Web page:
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Key Bills for Homeless Youth

Published in: AM New York

The City Council is considering a package of bills that would improve services for runaway and homeless youth — help that can make the difference between getting a solid footing for adulthood and falling back into homelessness.

One bill would allow the use of city funds to serve young people up to age 25, instead of the current cutoff age of 21. Another would formalize a recent decision by the Department of Youth & Community Development to permit young people to stay in programs under contract with the city for longer periods, from a maximum of 60 days to 120 days for crisis programs and 18 months to 24 months for transitional independent living programs. And a third would require the city to collect data and design a system that can meet the needs of all homeless young people.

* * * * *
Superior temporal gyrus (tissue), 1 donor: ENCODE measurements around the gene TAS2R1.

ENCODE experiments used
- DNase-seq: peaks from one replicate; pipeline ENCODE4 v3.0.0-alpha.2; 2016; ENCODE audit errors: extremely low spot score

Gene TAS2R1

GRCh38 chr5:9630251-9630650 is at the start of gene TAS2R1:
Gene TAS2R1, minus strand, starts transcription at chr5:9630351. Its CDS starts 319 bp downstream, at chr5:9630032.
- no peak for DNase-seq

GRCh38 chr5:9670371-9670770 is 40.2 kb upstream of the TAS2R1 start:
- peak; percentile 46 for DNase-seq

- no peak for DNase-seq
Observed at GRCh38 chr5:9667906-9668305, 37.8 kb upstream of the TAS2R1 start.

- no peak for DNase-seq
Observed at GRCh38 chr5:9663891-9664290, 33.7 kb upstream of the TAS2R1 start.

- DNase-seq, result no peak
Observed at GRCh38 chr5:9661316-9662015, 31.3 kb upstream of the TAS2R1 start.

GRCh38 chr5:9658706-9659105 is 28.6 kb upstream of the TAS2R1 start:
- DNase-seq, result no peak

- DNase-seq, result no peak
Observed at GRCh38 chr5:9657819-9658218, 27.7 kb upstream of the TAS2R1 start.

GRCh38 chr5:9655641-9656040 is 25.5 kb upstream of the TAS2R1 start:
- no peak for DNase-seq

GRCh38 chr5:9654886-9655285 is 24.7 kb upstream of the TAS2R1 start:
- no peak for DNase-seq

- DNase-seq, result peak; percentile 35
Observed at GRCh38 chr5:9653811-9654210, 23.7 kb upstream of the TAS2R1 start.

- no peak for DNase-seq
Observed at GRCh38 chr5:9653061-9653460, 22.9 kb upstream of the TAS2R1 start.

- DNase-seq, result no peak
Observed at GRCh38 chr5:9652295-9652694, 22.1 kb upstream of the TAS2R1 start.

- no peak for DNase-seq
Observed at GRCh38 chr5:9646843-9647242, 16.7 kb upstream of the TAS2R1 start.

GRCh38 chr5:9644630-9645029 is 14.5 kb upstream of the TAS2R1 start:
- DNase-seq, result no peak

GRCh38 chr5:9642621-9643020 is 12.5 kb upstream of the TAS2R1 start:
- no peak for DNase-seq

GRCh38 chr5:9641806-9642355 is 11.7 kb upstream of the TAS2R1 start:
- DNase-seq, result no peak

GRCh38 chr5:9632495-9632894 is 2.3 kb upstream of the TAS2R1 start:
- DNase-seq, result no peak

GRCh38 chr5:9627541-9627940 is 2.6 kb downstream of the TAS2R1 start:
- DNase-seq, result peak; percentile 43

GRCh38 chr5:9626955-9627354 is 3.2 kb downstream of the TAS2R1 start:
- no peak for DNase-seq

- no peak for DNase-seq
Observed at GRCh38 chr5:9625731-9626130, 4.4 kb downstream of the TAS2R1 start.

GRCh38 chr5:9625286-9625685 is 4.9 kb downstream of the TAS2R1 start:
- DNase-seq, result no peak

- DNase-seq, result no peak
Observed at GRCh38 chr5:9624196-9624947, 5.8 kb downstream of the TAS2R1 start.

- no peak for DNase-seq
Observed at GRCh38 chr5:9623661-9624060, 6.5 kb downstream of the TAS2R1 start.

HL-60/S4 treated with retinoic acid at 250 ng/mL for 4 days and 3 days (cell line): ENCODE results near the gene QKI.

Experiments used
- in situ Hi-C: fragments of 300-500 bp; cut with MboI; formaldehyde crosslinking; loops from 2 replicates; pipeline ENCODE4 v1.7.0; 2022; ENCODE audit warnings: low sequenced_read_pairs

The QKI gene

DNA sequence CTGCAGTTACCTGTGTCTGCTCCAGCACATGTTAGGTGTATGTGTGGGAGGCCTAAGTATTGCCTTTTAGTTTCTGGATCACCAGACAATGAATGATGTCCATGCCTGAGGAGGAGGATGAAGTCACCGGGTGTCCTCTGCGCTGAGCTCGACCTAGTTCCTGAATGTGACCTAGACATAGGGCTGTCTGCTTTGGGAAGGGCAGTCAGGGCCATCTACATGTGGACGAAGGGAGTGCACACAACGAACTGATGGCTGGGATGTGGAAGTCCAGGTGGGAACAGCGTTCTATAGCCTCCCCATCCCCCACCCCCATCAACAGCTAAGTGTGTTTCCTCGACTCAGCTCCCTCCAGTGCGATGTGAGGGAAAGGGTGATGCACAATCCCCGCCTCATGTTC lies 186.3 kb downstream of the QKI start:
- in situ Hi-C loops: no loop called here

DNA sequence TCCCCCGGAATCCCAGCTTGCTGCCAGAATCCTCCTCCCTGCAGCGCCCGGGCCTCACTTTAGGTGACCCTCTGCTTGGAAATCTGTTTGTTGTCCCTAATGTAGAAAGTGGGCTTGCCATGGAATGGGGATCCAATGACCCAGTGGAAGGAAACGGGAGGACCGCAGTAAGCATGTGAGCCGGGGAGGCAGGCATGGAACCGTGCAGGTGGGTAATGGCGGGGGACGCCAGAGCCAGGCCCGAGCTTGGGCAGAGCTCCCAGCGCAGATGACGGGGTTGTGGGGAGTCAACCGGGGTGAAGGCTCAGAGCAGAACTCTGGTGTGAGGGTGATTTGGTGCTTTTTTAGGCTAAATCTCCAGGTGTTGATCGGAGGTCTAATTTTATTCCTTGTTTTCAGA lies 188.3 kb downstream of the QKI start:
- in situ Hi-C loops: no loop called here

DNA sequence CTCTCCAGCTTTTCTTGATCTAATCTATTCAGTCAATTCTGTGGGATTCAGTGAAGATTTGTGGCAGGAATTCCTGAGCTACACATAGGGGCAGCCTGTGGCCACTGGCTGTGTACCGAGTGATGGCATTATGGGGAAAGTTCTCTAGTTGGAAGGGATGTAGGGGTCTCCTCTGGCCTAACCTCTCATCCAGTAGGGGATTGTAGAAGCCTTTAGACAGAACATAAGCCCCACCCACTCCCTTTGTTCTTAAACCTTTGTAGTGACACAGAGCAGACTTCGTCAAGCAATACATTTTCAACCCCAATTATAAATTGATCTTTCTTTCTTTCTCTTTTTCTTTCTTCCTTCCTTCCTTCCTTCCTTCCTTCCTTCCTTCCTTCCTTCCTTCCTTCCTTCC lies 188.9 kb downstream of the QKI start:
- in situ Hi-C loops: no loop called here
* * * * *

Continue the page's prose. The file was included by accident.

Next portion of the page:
Many countries recognize a right to shelter, but not the United States. NYC is one of the few places in the country to affirm the right to shelter for adults. But people just beginning adulthood have unique needs that are not met by adult shelters.

I’ve spoken with young people who have found it hard to obtain resources and a place to stay as they’ve aged out of services. Many have benefited from specific services, such as counseling, job training and safe places to stay.

NYC has a range of services for LGBT youth. Due in large part to their families rejecting them because of their sexual orientation or gender identity, these youth are at a high risk of homelessness. Some studies estimate that up to 40 percent of runaway and homeless youth are LGBT.

Many young LGBT adults are anxious about using adult shelters, citing concerns about how transgender and gender non-conforming people would be treated by staff and other residents and concerns about physical and sexual assault by people who are much older.

The abrupt termination of services can be devastating. Scarlet, a 25-year-old transgender woman, told me she spent days doing drugs at Penn Station after being cut off from drop-in centers where she had stayed and seen counselors. “My self-worth and self-esteem and sense of importance just decreased as I got closer to aging out,” she said.

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